Day has worked vigorously in politics during a period of time
when most thought a Women's place was in the kitchen. During
the Vietnam war, she went to Vietnam to learn first hand if we
were being told the truth of that controversial conflict."
Judith Fisher, 1978
Day, in 1969, arranged the initial conference of representatives
from Women's organizations that resulted in Governor Robert D.
Ray establishing the Commission on the Status of Women. As one
of the first members of the Iowa Commission on the Status of
Women, she worked to secure its state department status. Day
was also instrumental in organizing the Commission's first annual
Iowa Women's Hall of Fame awards. Employed as the public relations
officer for the Veterans Administration Hospital in Des Moines
for many years, Day also worked as a national Equal Employment
Opportunity investigator for the Veterans Administration. In
1967 and 1970, she visited Vietnam as a member of a Congressional
fact-finding team. A lifelong resident of Des Moines, Day was
born in 1918. Day was inducted into the Iowa Women's Hall of
Fame in 1978.
served as confidential secretary and honorary colonel to Governors
Robert Ray and Norman Erbe. She was a member of the Iowa Board
of Parole for six years, chairing four of those years. She also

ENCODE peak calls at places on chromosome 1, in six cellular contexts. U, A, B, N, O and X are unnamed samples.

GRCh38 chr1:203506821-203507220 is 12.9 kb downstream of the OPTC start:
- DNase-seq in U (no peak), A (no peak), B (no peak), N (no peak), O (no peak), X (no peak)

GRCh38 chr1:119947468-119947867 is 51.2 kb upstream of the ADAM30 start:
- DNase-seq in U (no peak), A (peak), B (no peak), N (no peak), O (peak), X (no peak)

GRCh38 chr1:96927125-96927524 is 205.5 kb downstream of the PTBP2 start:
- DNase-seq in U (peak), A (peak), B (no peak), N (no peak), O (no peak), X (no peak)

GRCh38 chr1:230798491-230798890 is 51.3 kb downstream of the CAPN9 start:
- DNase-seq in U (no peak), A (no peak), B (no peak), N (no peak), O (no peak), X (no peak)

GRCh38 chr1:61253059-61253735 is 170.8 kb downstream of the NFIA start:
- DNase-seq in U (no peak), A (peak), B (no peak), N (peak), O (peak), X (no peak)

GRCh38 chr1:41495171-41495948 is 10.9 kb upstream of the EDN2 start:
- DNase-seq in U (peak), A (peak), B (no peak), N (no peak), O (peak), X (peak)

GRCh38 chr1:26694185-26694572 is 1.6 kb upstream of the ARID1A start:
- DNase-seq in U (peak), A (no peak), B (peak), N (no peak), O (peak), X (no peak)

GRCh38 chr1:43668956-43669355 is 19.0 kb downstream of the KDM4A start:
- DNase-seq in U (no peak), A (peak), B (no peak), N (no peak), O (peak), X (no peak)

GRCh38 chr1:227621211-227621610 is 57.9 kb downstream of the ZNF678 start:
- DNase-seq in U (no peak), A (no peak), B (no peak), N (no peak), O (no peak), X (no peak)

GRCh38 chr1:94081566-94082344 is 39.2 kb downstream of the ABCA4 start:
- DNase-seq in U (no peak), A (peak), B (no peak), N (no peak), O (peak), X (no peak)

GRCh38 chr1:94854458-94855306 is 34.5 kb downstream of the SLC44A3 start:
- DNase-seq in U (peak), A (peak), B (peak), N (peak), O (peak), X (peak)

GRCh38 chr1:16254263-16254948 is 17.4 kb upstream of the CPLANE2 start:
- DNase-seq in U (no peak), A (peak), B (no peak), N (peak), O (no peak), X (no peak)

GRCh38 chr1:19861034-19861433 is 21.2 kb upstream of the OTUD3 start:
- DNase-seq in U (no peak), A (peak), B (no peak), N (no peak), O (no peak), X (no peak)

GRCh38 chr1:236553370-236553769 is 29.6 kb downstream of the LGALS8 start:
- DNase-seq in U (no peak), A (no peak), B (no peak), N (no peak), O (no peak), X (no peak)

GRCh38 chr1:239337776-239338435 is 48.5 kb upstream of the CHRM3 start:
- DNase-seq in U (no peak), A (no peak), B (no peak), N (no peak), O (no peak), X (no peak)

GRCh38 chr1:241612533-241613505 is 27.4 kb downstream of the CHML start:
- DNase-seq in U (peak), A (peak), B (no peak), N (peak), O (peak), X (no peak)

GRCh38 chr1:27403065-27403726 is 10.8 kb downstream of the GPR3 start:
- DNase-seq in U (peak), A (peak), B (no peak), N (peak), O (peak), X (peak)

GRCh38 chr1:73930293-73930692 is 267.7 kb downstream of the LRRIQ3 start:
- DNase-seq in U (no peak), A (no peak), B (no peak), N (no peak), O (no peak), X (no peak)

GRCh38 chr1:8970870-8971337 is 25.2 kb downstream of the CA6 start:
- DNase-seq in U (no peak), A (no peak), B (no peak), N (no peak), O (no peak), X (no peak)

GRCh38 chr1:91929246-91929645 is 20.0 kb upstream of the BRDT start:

chaired the Governor's Blue Ribbon Committee for Recruitment
and Retention in Iowa National Guard as well as committees to
erect World War II, Korean, and Vietnam veteran memorials on
State Capitol grounds. She has served on search committees for
the Deputy Adjutant General of Iowa, Chief of Iowa Highway Patrol,
and executive director of the Commission on Veterans Affairs.
Day served 15 years on the Iowa Law Enforcement Academy Council.
She is currently serving on the Iowa Centennial Commission which
provides scholarships for Iowa seniors. Day is active with the
Meskwaki Indians at Tama, who call her Old Wolf Lady.
She has been honored with induction into the East High School
Hall of Fame. Upon her retirement from VA Medical Center, a shelter
house was erected and dedicated to Day named "DAY PLAZA,"
the plaque inscribed with "No Greater Love." Day died
on June 23, 2002.